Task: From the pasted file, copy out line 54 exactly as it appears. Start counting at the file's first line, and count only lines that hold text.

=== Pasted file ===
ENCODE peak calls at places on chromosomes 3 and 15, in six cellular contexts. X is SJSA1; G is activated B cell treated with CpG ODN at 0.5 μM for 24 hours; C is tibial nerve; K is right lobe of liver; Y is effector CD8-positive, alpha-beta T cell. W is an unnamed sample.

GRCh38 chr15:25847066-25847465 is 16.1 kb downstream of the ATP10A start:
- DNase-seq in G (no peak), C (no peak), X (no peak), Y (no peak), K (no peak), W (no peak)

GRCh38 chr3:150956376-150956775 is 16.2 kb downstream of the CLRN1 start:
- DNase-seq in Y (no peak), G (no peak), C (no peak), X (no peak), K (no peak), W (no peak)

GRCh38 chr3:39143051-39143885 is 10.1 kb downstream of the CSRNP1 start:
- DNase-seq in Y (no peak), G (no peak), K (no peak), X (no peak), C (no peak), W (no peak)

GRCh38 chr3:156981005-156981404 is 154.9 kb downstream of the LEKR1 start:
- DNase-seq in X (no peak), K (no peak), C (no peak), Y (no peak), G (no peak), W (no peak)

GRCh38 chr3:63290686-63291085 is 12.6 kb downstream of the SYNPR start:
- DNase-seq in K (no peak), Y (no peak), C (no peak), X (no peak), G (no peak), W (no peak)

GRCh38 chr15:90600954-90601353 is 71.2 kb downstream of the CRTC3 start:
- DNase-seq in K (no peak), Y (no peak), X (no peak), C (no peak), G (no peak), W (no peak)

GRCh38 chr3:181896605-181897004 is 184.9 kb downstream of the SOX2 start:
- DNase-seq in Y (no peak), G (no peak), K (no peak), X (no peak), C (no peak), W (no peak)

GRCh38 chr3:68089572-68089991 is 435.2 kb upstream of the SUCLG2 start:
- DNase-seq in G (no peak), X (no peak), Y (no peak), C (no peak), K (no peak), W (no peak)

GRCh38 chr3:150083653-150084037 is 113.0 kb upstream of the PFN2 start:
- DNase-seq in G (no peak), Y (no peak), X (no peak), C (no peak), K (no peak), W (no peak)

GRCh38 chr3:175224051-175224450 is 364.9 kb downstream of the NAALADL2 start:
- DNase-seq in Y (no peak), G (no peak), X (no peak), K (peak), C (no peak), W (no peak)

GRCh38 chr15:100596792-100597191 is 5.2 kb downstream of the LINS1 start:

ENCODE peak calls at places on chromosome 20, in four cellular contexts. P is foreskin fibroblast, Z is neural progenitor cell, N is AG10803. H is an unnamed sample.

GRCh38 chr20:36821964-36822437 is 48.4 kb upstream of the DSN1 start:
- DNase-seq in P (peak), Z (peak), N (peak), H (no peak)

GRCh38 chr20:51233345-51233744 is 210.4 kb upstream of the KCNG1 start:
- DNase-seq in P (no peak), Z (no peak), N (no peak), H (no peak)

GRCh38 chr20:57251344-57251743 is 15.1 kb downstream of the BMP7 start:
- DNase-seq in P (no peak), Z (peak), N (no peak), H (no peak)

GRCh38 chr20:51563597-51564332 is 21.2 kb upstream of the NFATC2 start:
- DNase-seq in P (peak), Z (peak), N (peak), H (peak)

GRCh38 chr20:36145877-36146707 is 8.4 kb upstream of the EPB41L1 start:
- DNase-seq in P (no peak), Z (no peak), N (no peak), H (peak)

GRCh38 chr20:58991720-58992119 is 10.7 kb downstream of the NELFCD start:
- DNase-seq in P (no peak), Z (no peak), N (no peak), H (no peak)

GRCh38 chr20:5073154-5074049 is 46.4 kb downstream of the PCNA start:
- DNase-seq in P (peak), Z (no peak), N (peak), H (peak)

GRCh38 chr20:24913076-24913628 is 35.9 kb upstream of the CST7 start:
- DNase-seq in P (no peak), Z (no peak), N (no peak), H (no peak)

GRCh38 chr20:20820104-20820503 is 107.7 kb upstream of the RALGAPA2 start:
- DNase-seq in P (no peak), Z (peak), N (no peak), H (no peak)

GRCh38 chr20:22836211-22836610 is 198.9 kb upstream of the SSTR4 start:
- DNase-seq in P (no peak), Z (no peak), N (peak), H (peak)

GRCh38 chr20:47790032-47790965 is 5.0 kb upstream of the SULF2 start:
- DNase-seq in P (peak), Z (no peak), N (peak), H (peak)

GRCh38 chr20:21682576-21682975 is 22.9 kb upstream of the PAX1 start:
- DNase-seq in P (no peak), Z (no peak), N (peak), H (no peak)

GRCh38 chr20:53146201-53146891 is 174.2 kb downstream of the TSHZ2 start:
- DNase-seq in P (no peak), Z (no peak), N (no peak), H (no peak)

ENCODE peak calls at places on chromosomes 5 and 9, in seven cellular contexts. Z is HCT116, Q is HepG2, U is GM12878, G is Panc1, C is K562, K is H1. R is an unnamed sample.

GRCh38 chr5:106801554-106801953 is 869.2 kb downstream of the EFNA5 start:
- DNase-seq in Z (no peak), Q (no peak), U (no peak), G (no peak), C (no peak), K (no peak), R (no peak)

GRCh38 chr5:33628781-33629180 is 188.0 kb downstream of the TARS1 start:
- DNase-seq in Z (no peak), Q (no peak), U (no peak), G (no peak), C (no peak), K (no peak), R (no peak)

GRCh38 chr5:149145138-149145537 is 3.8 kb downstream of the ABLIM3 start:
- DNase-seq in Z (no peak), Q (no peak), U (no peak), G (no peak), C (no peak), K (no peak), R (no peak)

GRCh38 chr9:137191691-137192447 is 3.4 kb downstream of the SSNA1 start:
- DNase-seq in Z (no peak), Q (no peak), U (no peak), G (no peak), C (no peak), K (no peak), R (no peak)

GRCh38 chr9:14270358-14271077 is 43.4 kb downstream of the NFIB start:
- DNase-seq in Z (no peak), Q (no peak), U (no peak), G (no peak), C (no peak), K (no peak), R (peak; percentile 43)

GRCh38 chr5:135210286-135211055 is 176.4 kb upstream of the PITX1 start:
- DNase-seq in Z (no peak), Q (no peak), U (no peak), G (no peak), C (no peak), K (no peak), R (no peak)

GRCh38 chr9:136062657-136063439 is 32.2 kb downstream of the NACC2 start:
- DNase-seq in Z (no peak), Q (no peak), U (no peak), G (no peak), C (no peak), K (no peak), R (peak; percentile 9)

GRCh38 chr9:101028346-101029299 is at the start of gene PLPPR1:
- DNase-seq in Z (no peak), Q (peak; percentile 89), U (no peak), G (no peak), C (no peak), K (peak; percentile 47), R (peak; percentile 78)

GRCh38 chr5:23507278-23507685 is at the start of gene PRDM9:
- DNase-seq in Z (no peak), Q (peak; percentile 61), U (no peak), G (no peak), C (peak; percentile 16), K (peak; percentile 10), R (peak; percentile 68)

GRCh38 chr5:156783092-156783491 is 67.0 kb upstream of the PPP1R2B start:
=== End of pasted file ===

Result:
- DNase-seq in Z (no peak), Q (no peak), U (no peak), G (no peak), C (no peak), K (no peak), R (no peak)